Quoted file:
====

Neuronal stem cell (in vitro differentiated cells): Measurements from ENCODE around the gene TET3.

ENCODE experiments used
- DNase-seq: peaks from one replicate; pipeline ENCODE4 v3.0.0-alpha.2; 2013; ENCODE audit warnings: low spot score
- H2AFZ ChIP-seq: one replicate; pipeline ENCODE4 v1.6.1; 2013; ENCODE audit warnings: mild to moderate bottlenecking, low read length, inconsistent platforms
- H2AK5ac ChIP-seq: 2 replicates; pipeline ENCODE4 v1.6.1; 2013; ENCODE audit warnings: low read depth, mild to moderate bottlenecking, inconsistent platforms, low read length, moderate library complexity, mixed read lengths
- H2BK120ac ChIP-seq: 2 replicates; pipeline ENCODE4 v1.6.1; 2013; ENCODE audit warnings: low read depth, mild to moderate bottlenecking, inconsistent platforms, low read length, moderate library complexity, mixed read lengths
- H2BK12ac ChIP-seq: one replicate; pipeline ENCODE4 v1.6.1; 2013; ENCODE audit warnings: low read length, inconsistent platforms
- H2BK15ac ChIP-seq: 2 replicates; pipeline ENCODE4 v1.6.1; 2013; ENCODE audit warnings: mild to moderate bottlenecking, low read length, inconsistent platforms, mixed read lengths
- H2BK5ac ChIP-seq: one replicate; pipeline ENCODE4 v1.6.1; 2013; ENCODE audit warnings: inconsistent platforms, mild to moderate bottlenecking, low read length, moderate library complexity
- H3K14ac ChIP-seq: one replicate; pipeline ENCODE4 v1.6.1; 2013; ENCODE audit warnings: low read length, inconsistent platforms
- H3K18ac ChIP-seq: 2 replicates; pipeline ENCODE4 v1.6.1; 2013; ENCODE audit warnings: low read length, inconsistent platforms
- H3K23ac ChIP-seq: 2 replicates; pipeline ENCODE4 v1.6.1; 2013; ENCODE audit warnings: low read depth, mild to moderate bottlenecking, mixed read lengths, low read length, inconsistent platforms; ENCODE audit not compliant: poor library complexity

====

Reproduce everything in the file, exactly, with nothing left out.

Neuronal stem cell (in vitro differentiated cells): Measurements from ENCODE around the gene TET3.

ENCODE experiments used
- DNase-seq: peaks from one replicate; pipeline ENCODE4 v3.0.0-alpha.2; 2013; ENCODE audit warnings: low spot score
- H2AFZ ChIP-seq: one replicate; pipeline ENCODE4 v1.6.1; 2013; ENCODE audit warnings: mild to moderate bottlenecking, low read length, inconsistent platforms
- H2AK5ac ChIP-seq: 2 replicates; pipeline ENCODE4 v1.6.1; 2013; ENCODE audit warnings: low read depth, mild to moderate bottlenecking, inconsistent platforms, low read length, moderate library complexity, mixed read lengths
- H2BK120ac ChIP-seq: 2 replicates; pipeline ENCODE4 v1.6.1; 2013; ENCODE audit warnings: low read depth, mild to moderate bottlenecking, inconsistent platforms, low read length, moderate library complexity, mixed read lengths
- H2BK12ac ChIP-seq: one replicate; pipeline ENCODE4 v1.6.1; 2013; ENCODE audit warnings: low read length, inconsistent platforms
- H2BK15ac ChIP-seq: 2 replicates; pipeline ENCODE4 v1.6.1; 2013; ENCODE audit warnings: mild to moderate bottlenecking, low read length, inconsistent platforms, mixed read lengths
- H2BK5ac ChIP-seq: one replicate; pipeline ENCODE4 v1.6.1; 2013; ENCODE audit warnings: inconsistent platforms, mild to moderate bottlenecking, low read length, moderate library complexity
- H3K14ac ChIP-seq: one replicate; pipeline ENCODE4 v1.6.1; 2013; ENCODE audit warnings: low read length, inconsistent platforms
- H3K18ac ChIP-seq: 2 replicates; pipeline ENCODE4 v1.6.1; 2013; ENCODE audit warnings: low read length, inconsistent platforms
- H3K23ac ChIP-seq: 2 replicates; pipeline ENCODE4 v1.6.1; 2013; ENCODE audit warnings: low read depth, mild to moderate bottlenecking, mixed read lengths, low read length, inconsistent platforms; ENCODE audit not compliant: poor library complexity